6.3 Long exposure PSF estimation from AO telemetry

This section explains in some detail the shape of the typical AO corrected long exposure PSF already shown in Section 2. In particular, it will become clear why the PSF has two components – a diffraction limited core and a seeing limited halo. In order to derive an estimate for the solar AO corrected PSF (or equivalently the OTF) the AO structure function needs to be determined (Marino, 2007Jump To The Next Citation Point; Marino and Rimmele, 2010Jump To The Next Citation Point). The phase structure function produced by isotropic and uniform Kolmogorov turbulence depends on the separation parameter ρ only. This is no longer true once AO correction has been applied and the phase structure function now depends on separation βƒ—ρ and position βƒ—x in the pupil plane: D φ (βƒ—x,βƒ—ρ ) πœ–. It should be noted that the fact that the residual phase structure function no longer can be described with Kolmogorov statistics complicates post-facto image reconstruction of AO corrected images. Speckle interferometry algorithms have to be adapted to account for the field dependent AO correction (Wöger et al., 2008Jump To The Next Citation Point). Phase-diversity and MOMFBD, in principle, do not rely on atmospheric model information. However, as pointed out by Scharmer et al. (2010Jump To The Next Citation Point) in order to correct for stray-light from high order atmospheric aberrations that remain uncompensated by these methods, statistical estimation of the average effect of high order modes is required, which again relies on Kolmogorov statistics.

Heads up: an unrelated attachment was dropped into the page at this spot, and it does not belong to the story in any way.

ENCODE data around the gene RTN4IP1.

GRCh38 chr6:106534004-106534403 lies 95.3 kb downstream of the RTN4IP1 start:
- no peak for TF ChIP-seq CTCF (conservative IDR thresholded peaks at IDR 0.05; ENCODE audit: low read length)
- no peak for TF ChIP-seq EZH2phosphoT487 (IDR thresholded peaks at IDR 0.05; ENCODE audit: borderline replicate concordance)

The AO system corrects a limited number of aberration modes. In the case of AO76 the system is typically able to correct between 65 – 80 Karhunen–Loève (KL) or Zernike modes. Higher order modes remain uncorrected. Hence, the AO system acts as an imperfect high pass filter. The corrected modes are not corrected perfectly, as was discussed in Section 6, and a residual variance remains for each corrected mode. The magnitude of the residual variance is mode dependent.

Closely following Veran et al. (1997Jump To The Next Citation Point), Marino (2007Jump To The Next Citation Point), and Marino and Rimmele (2010Jump To The Next Citation Point), the residual phase after correction can then be expressed as:

[ ] φ πœ–(βƒ—x,t) = β—Ÿφatmβˆ₯(βƒ—x,t)β—β—œ−-φm-(βƒ—x,t)β—ž+ φatm⊥(βƒ—x, t) φπœ–βˆ₯(βƒ—x,t) = φ πœ–βˆ₯(βƒ—x,t) + φatm⊥(βƒ—x,t), (27 )
where φ πœ–βˆ₯ is the residual phase of the corrected modes and φ atm ⊥ for the uncorrected, respectively. The phase structure function can then be written as:
¯D φπœ–(ρβƒ—) ≈ ¯Dφπœ–βˆ₯(βƒ—ρ) + ¯Dφatm⊥(βƒ—ρ), (28 )
where cross terms have been assumed to be negligible (Veran et al., 1997Jump To The Next Citation Point). D φatm⊥ is a function of βƒ—ρ only since the uncorrected atmospheric phase errors in a statistical sense (long exposure) are homogeneous and isotropic. Hence, D φatm ⊥ can be placed in front of the integral in Equation 11View Equation resulting in a long exposure OTF that can be written as the product of three independent terms:
OTFao (βƒ—ρβˆ•λ ) = OTF Ο•πœ–βˆ₯(βƒ—ρβˆ•λ) OTF Ο•πœ–⊥(βƒ—ρ βˆ•λ) OTFtel (βƒ—ρβˆ•λ ), (29 )
[ ] 1 OTF Ο•πœ–βˆ₯(βƒ—ρβˆ•λ) = exp − 2-¯Dφπœ–βˆ₯(βƒ—ρ) (30 ) (31 )
[ ] OTF (βƒ—ρβˆ•λ) = exp − 1D (βƒ—ρ) . (32 ) Ο•πœ–⊥ 2 φatm⊥

OTF Ο•πœ–βˆ₯ is the contribution from the residual variance of the corrected modes and can be derived from the residual wavefront errors measured by the WFS with the AO in closed loop. OTF Ο•πœ–⊥ derives from the high order modes that the AO system cannot correct. OTF tel is simply the diffraction limited telescope OTF. OTF Ο•πœ–⊥ is the main contributor to the seeing halo of the PSF, while the core of the PSF is formed by the other two terms.